A new study has determined that some of the world's most beloved species of flowers like lilies, orchids, violets, roses, and dogwoods have also been hit by global warming.
The study, by scientists at Harvard University, US, have found that different plant families near Walden Pond in Concord, Massachusetts, have borne the effects of climate change in strikingly different ways.
Over the past 150 years, some of the plants in Thoreau's woods have shifted their flowering time by as much as three weeks as spring temperatures have risen, the researchers say, while others have been less flexible.
Many plant families that have proven unable to adjust their flowering time have experienced sharp declines or even elimination from the local landscape.
"It had been thought that climate change would result in uniform shifts across plant species, but our work shows that plant species do not respond to climate change uniformly or randomly," said Charles C. Davis, assistant professor of organismic and evolutionary biology in Harvard's Faculty of Arts and Sciences.
"Some plants around Walden Pond have been quite resilient in the face of climate change, while others have fared far worse. Closely related species that are not able to adjust their flowering times in the face of rising temperatures are decreasing in abundance," he added.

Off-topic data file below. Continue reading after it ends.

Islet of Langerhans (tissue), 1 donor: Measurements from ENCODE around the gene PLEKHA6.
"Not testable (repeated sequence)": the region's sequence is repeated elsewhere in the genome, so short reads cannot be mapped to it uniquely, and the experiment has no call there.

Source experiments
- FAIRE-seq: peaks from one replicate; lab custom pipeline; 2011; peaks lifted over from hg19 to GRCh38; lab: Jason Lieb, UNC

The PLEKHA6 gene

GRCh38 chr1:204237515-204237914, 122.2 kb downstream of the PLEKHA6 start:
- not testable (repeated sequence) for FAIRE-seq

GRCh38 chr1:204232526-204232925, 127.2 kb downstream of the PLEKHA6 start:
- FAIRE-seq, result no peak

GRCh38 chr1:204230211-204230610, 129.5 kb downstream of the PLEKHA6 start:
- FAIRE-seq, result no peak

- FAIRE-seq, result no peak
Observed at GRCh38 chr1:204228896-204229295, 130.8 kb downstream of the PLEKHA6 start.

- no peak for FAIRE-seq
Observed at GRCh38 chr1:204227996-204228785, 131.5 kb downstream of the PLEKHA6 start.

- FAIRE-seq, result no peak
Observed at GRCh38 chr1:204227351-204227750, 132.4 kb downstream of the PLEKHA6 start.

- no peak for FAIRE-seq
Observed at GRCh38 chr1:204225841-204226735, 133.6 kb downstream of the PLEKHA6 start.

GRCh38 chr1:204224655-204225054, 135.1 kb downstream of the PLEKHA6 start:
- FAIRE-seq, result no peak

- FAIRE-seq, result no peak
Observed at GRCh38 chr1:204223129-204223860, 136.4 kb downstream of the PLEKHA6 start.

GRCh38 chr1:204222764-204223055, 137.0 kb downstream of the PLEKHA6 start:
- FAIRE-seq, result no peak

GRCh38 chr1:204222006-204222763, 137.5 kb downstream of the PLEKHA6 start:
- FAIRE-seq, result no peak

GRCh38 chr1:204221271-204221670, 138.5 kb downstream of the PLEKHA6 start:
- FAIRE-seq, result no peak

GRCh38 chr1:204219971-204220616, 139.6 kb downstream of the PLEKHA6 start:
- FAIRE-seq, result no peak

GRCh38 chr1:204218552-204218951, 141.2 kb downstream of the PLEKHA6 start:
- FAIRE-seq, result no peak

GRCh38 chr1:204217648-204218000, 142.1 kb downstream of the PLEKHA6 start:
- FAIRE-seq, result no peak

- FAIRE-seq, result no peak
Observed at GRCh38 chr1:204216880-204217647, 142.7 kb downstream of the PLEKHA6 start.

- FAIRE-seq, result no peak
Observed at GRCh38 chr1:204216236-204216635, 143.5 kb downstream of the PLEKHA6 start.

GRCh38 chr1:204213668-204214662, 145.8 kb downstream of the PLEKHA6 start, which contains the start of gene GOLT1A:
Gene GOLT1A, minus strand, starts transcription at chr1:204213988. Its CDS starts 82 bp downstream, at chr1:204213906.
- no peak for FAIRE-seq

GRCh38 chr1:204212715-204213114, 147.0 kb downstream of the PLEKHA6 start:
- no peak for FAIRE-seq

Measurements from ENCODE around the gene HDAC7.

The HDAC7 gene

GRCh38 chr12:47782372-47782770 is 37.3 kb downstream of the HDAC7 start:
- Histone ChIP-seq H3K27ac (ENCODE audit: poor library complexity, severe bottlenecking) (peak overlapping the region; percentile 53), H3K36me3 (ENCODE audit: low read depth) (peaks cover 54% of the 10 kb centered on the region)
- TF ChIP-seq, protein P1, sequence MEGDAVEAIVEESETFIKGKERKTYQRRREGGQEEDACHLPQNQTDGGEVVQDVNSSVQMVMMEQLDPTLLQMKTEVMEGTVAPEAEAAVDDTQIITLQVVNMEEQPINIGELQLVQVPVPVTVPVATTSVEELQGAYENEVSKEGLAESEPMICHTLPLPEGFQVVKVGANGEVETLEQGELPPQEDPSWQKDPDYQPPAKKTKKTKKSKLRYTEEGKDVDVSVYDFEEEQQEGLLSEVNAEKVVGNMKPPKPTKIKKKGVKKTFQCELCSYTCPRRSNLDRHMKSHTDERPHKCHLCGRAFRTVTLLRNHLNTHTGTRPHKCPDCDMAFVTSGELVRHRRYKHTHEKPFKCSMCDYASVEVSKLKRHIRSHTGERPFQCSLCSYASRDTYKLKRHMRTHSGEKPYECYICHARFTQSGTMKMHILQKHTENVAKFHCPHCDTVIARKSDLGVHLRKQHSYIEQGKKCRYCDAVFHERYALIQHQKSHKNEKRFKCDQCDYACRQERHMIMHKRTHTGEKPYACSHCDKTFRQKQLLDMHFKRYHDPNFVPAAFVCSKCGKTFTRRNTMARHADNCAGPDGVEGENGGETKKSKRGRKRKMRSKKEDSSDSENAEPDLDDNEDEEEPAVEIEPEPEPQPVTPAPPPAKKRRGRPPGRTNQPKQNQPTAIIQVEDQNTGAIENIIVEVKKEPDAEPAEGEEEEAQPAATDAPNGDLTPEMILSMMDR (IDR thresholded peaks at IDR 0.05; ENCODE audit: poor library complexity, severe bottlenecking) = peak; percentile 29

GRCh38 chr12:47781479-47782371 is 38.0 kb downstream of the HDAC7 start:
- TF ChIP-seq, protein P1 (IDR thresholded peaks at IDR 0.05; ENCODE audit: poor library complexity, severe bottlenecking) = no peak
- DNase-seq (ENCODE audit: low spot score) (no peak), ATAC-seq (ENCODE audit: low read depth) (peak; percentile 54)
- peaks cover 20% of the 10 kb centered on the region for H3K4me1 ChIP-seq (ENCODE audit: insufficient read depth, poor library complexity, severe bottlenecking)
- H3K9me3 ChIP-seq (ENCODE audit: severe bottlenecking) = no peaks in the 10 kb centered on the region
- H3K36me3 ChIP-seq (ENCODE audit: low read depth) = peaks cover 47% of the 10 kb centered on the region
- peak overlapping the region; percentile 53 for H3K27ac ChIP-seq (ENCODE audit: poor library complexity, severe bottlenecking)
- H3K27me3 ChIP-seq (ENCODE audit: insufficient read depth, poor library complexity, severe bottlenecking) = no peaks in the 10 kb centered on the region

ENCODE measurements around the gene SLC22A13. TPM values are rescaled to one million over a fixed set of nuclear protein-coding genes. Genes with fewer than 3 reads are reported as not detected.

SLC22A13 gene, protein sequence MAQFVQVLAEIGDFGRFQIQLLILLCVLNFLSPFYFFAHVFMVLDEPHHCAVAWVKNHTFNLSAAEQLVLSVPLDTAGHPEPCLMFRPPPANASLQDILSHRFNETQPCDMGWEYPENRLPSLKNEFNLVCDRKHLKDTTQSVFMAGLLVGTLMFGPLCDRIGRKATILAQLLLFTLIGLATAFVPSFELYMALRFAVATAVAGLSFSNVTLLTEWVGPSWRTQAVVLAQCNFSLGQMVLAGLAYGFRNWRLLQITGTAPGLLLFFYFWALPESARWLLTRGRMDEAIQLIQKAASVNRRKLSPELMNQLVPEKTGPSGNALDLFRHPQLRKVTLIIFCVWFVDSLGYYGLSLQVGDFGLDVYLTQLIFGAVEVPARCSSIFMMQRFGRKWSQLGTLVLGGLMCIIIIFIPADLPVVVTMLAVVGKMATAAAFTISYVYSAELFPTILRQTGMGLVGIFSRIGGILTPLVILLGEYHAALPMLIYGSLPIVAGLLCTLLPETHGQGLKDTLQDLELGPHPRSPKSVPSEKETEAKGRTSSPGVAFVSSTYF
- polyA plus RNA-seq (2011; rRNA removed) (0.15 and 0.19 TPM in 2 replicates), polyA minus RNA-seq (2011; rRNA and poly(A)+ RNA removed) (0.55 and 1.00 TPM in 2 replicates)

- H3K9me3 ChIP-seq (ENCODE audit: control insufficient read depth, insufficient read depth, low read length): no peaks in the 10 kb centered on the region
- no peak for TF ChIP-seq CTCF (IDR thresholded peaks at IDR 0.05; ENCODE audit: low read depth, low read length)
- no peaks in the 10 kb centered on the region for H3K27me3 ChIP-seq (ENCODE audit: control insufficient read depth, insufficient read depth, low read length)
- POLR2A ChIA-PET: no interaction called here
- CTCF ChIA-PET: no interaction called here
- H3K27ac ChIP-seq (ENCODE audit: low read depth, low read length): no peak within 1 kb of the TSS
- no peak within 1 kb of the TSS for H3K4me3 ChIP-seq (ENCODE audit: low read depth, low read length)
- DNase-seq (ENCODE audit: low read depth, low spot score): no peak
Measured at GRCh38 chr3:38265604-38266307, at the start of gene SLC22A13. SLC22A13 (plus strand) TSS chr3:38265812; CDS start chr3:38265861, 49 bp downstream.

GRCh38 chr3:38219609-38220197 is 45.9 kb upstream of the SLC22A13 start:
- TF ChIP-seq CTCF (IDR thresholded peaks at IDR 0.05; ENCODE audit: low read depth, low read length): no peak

Some 27 percent of all species Thoreau recorded in the mid-19th century are now locally extinct, and another 36 percent are so sparse that extinction may be imminent.
Plant families that have been especially hard-hit by global warming have included lilies, orchids, buttercups, violets, roses, dogwoods, and mints.
Many of the gainers have been weedier mustards and knotweeds, along with various non-native species.
"The species harmed by climate change are among the most charismatic found in the New England landscape," Davis said.
According to Davis, "The plants in our survey now flower, on average, one week earlier in the spring than their ancestors did in Thoreau's time."
"However, there is wide variation among plant families. Some have shown no shift in flowering at all, while others now bloom 16 to 20 days earlier in the spring," he added.
As mean annual temperatures increase, plants can adjust their growth patterns in several ways.
For example, forests shift toward the poles, alpine tree lines move up mountains to higher altitudes, and flowering time can shift.
During eras of climate change, plants that cannot adjust their flowering schedule - and thus flower at sub-optimal times - may experience dramatic declines in population size and local extinction.